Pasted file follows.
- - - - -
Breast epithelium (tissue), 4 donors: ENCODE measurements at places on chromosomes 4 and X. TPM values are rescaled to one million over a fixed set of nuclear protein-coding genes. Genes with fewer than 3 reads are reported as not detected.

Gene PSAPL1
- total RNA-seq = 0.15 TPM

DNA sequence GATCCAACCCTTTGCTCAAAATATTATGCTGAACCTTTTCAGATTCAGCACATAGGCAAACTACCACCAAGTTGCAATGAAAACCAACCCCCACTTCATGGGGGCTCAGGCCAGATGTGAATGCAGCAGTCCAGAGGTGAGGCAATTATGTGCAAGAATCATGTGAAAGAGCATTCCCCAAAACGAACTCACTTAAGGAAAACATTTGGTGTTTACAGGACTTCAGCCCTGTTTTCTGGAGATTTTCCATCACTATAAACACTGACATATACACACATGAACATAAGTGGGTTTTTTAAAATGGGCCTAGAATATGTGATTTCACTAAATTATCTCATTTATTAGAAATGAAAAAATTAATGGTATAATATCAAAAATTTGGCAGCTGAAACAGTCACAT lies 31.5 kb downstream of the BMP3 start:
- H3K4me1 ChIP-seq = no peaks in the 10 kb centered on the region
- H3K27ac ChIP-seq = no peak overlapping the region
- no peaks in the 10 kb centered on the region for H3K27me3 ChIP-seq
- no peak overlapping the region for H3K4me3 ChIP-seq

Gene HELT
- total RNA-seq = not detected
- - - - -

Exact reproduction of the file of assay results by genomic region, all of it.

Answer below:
Breast epithelium (tissue), 4 donors: ENCODE measurements at places on chromosomes 4 and X. TPM values are rescaled to one million over a fixed set of nuclear protein-coding genes. Genes with fewer than 3 reads are reported as not detected.

Gene PSAPL1
- total RNA-seq = 0.15 TPM

DNA sequence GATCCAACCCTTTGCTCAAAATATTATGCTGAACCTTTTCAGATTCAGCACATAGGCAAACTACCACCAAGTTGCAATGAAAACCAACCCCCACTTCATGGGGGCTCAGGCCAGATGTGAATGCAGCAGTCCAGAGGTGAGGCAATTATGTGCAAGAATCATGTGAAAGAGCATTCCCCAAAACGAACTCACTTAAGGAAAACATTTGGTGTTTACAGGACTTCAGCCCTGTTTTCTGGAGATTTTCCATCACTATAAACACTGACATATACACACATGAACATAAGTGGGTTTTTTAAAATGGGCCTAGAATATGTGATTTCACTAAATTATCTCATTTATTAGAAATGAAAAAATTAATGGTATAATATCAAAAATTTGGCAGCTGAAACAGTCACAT lies 31.5 kb downstream of the BMP3 start:
- H3K4me1 ChIP-seq = no peaks in the 10 kb centered on the region
- H3K27ac ChIP-seq = no peak overlapping the region
- no peaks in the 10 kb centered on the region for H3K27me3 ChIP-seq
- no peak overlapping the region for H3K4me3 ChIP-seq

Gene HELT
- total RNA-seq = not detected